If the coach cannot be reached, call the school athletic director; he/she will set a meeting for you. Please do not attempt to confront a coach before or after a contest or practice. These can be emotional times for both the parent and the coach. Meetings of this nature usually do not promote positive resolutions.
The next step: What can a parent do if the meeting with the coach did not provide a satisfactory resolution? Call and schedule an appointment with the school athletic director to discuss the situation. At this meeting the appropriate next step can be determined, if necessary.
Preseason Parent Meeting
A great season needs a great start with both players and parents.
Your parent meeting at the beginning of the season is one of the most important moments in setting the tone for the season.
One of the most critical aspects of developing the team culture you want is gaining buy-in from players’ parents. A group meeting with parents is a wise investment, because people tend to live up to expectations if they know what those expectations are.
Host your parent meeting in a private setting (such as the home of one of the coaches or parents), where you can have the full attention of the group. If this is not possible, then the meeting could occur before one of the first practices or games when parents would need to drop off their children anyway.
How to Plan Your Parent Meeting
Welcome and Introductions
Share how excited you are about the upcoming season and having their children on your team. Explain your relevant background as an athlete, coach, parent, and community member. Learn more about the parents, too. You may say something like, “We’re going to spend a lot of time together so let’s get to know each other.” You may then ask each person to share a favorite memory from their sports experience.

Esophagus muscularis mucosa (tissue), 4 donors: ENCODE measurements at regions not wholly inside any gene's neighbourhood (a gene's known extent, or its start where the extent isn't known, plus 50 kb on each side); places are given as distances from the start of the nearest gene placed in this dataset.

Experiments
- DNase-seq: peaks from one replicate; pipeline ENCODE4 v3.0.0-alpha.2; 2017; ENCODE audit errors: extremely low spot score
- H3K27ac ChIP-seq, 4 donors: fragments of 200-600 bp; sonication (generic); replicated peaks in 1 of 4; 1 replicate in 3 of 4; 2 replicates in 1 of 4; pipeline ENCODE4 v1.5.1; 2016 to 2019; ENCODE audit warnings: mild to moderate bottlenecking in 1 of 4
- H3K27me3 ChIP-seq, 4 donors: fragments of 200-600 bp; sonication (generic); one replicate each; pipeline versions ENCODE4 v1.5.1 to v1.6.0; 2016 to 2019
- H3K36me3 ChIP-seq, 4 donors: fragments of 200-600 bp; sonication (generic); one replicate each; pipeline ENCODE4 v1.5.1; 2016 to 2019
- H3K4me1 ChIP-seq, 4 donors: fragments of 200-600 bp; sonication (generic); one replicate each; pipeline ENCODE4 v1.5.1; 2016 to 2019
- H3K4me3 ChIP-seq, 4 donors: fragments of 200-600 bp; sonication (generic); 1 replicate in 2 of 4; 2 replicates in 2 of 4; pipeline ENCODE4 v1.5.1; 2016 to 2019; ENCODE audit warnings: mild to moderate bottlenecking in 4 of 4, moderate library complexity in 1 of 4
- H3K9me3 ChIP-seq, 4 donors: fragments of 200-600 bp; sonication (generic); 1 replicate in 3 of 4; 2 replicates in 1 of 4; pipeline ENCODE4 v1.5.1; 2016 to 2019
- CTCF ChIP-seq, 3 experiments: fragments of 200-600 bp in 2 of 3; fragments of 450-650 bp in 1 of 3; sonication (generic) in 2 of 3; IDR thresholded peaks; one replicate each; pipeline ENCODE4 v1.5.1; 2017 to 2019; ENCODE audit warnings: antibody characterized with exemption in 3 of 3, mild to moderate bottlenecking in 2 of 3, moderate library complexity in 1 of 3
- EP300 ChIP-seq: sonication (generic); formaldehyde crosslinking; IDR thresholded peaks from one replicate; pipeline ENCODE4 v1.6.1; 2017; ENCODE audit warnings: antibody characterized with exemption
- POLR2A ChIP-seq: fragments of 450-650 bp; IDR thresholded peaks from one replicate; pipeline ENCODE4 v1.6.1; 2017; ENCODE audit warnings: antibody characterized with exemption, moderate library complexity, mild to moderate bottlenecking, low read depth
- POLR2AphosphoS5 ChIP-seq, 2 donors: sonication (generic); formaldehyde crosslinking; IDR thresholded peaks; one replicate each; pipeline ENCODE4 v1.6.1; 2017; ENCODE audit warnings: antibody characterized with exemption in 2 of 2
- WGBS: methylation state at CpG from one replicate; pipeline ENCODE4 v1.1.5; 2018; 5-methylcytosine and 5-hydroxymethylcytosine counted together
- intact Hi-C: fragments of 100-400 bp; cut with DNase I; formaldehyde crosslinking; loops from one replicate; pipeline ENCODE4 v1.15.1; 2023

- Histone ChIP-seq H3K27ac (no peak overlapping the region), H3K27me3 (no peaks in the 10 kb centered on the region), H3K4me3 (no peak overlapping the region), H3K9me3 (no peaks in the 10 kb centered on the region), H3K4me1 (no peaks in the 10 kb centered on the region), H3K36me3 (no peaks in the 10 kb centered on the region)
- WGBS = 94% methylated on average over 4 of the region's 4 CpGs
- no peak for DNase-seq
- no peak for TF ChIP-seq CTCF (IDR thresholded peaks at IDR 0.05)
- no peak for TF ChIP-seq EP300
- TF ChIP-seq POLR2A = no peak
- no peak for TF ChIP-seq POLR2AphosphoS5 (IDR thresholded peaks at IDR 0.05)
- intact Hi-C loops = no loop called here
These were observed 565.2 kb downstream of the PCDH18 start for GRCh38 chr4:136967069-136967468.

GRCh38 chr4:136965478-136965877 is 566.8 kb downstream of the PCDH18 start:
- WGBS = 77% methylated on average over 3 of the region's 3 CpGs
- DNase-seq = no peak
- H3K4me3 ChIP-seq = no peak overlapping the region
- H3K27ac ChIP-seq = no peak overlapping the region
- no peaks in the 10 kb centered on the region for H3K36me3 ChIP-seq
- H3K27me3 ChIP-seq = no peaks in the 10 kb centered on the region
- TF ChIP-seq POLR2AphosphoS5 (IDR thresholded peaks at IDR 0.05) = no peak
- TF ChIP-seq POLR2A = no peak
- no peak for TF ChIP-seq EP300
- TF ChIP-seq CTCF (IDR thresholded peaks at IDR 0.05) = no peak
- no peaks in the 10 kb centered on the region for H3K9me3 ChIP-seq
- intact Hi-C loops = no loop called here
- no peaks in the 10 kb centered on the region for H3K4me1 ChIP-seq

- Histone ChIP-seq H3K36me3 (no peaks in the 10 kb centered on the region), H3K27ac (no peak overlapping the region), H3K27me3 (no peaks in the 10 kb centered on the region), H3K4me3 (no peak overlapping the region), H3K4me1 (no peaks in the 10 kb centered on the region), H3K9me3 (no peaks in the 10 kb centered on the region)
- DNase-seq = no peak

Coaching Philosophy/Team Values
Explain your values and expectations as a Head Football Coach and hand out contact information and any other pertinent information you would like for the parents to have.
Your Introduction three principles:
Honoring the Game through the code of ROOTS (where ROOTS stands for respecting Rules, Opponents, Officials, Teammates and Self) Filling the Emotional Tank (aiming for the “Magic Ratio” of five truthful, specific praises for every specific, constructive criticism)
The ELM Tree of Mastery (where ELM stands for Effort, Learning and Mistakes are OK, which helps players strive to master football rather than worrying about the implications of mistakes) Ask for parents’ support in building a team culture that reinforces those principles. Must be able to stand together both the good and tough times.
Goals and Hopes for the Season
In addition to goals such as winning and qualifying for post-season, share such goals as, “Every player” will:
Love football at least as much at the end of the season as at the beginning improve skills and tactical knowledge get chances to compete in meaningful situations
Want to return next season.
Ask parents about their goals and hopes for the season. This may give insight into the player’s motivation. You also will begin to disconcern who will be most helpful and supportive of your goals, and who may present a potential problem. You don’t have to respond to everything right then – you can think about it and talk with parents later if they express goals that are inconsistent with your values.
About the Author of this post:
Jerry Campbell has over 30 years of high school and college coaching experience. He has experience as a head coach, offensive coordinator, and various position coaches. He has written numerous football coaching articles in various publications, is the author of over 30 books on coaching football, and has produced 12 coaching video series. Additionally, he is a nationally sought after speaker on the coaching clinic circuit.